Fiona recommended the following book as a good starting place for understanding this method: Willis, G. B. (2004) Cognitive Interviewing: A Tool for Improving Questionnaire Design Sage Publications, Inc. There is also a follow on book: Willis, G.B. (2015) Analysis of the Cognitive Interview in Questionnaire Design (Understanding Qualitative Research) OUP, USA. The next Improvement Science and Methods seminar will take place on 13th September, 2016 where Prof Chris Bridle, director of the Lincoln Institute for Health, will be discussing accumulative evidence synthesis.
By Dr Stephanie Armstrong
On Wednesday 27th April, Professor Siriwardena, Viet-Hai Phung and Fiona Togher attended the launch event of the National Institute for Health Research (NIHR) themed review of prehospital care. This was held at Firth Court, University of Sheffield. The session was action-packed and included four presentations from senior prehospital care researchers whose work had been included as part the review. Within these presentations Professor Siriwardena spoke about patient outcomes and experience in relation to the ambulance service and detailed some of the work that has been undertaken within CaHRU and collaboratively with EMAS and the University of Sheffield. This included the Prehospital Outcomes for Evidence Based Evaluation (PhOEBE) programme – focussing particularly on the qualitative work we did to explore what was of value to patients that needed to access emergency ambulance care. Professor Siriwardena’s presentation was informative, insightful and particularly well received by the patient and public involvement group members that were in the audience.
Professor Tom Quinn also gave a fascinating presentation about the work undertaken by Kingston University and the University of London around the effectiveness of introducing a mechanical chest compression device into front-line emergency response vehicles. They hypothesis was that the use of mechanical devices (rather than administering manual resuscitation) should improve survival from out of hospital cardiac arrests. Interestingly though, the research team concluded from the evidence that adopting these devices routinely would not improve patient outcomes.
Following the research presentations the session continued with Daniel Mason, a member of the National Ambulance Commissioners Network sharing some of his thoughts on the research presented in the review in relation to the provider-commissioner relationship. One of the key points he highlighted was a need to include commissioners in the dissemination of key research findings that could have an impact on policy and practice. Finally, Derek Prentice, the chair of the lay group of the Royal College of Emergency Medicine reminded the delegates that ultimately the purpose of undertaking any healthcare research, not just prehospital research, is to improve the quality of care and the quality of experience provided to patients. It is patients that must remain at the centre of everything that we as researchers do.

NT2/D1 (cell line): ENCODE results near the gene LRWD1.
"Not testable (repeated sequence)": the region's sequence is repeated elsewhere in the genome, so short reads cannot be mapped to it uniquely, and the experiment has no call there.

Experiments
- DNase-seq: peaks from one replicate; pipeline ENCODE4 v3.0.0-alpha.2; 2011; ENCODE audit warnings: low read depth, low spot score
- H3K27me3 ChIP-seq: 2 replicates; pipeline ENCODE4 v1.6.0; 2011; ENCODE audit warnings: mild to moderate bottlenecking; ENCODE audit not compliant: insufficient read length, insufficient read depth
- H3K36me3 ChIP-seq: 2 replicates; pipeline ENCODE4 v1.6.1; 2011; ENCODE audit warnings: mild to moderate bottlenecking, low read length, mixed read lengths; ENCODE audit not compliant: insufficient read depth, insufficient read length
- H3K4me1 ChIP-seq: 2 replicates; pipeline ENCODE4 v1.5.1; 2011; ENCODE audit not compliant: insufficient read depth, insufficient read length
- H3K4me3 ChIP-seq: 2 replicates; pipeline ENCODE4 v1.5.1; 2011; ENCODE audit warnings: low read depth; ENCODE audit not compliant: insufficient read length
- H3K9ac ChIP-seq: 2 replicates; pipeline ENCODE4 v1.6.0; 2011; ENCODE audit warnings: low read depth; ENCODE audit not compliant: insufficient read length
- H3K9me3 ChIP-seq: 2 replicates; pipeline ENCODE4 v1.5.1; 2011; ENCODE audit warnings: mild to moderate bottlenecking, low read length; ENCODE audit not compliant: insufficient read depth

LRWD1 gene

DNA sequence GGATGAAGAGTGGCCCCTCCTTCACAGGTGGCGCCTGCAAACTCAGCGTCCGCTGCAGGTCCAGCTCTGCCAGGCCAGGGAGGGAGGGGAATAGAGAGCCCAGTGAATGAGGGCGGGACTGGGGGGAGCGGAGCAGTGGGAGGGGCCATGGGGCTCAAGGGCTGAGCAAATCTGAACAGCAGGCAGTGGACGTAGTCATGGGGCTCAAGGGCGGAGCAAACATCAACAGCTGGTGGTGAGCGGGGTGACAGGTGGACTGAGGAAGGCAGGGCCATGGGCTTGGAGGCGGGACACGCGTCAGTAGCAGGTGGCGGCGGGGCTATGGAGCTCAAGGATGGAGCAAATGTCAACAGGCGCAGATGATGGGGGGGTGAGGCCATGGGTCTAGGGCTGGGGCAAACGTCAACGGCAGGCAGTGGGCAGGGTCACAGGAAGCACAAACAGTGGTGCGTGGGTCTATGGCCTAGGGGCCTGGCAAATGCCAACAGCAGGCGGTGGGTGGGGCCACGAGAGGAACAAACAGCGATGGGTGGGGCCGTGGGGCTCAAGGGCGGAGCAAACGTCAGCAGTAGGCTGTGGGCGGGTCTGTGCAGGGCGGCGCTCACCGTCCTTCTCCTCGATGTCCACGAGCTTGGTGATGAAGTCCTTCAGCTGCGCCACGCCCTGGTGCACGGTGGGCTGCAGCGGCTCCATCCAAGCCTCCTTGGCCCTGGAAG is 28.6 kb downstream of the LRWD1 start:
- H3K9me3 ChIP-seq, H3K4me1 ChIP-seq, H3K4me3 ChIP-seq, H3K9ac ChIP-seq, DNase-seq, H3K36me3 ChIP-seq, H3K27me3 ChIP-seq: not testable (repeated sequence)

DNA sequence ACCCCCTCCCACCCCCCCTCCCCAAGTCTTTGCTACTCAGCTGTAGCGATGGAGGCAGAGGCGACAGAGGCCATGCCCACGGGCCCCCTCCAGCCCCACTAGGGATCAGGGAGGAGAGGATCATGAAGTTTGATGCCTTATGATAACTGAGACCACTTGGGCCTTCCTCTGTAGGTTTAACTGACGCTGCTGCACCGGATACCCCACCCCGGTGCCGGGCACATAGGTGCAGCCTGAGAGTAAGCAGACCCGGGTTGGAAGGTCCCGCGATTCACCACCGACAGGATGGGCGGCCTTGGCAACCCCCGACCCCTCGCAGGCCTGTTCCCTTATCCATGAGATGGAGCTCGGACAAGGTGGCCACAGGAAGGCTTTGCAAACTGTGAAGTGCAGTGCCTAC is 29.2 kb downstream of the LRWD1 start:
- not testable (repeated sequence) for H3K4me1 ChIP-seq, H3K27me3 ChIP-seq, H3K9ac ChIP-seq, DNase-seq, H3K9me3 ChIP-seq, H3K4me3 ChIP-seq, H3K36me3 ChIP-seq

Overall the event was a wonderful opportunity to hear about some of the major prehospital care research projects that have been undertaken with the support of NIHR funding during the last ten years. As the official event due to a close the delegates gathered over lunch and networking with colleagues with similar interests resumed. Upon reflection it was exciting to get a glimpse of the progress that has been made in the field of prehospital care research and to look forward to the contribution that CaHRU will continue to make in this area of healthcare research.
By Fiona Togher
PhD student Jolien Vos was awarded the Best PhD Project Award for her paper, ‘Care Navigation in Older People with Multimorbidity – Feasibility and Acceptability of using ICT’ at this year’s International Conference on Information and Communication Technologies for Ageing Well and e-Health (ICT4AWE). The conference brought together experts in Computer Science and Health Sciences in Rome (Italy) on 21st and 22nd April 2016.
The conference included keynotes on ‘Can ICT Assist Learning and Living’ (by Prof. Margaret Ross) and ‘Senior Homo Digitalis’ (by Prof. Hubert Österle), together with oral sessions and poster presentations on topics such as: Telemedicine and e-Health; Monitoring, Accessibility and User Interfaces; Robotics and Devices for Independent Living and HCI for Ageing Populations. The conference addressed current challenges such as the lack of integrated systems, ethical considerations of technology in health and social care and the risks and dangers of technology in this setting.
Jolien’s PhD takes place in the area of Digital Health and Social Care and her full paper on care navigation in older people with multimorbidity was accepted for the Doctoral Consortium. Papers and presentations for the Consortium were reviewed and scored by the independent advisory board. At the end of the presentation, a general discussion and reflection was held with the doctoral student and the members of the advisory board. Having constructive discussion with senior leaders in the field and receiving their feedback provided a wonderful and invaluable opportunity for Jolien and other doctoral candidates. The paper will be included in the list of conference best papers and invited for an extended and revised version publication in a book or journal of the Institute for Systems and Technologies of Information Control and Communication (INSTICC).
By Jolien Vos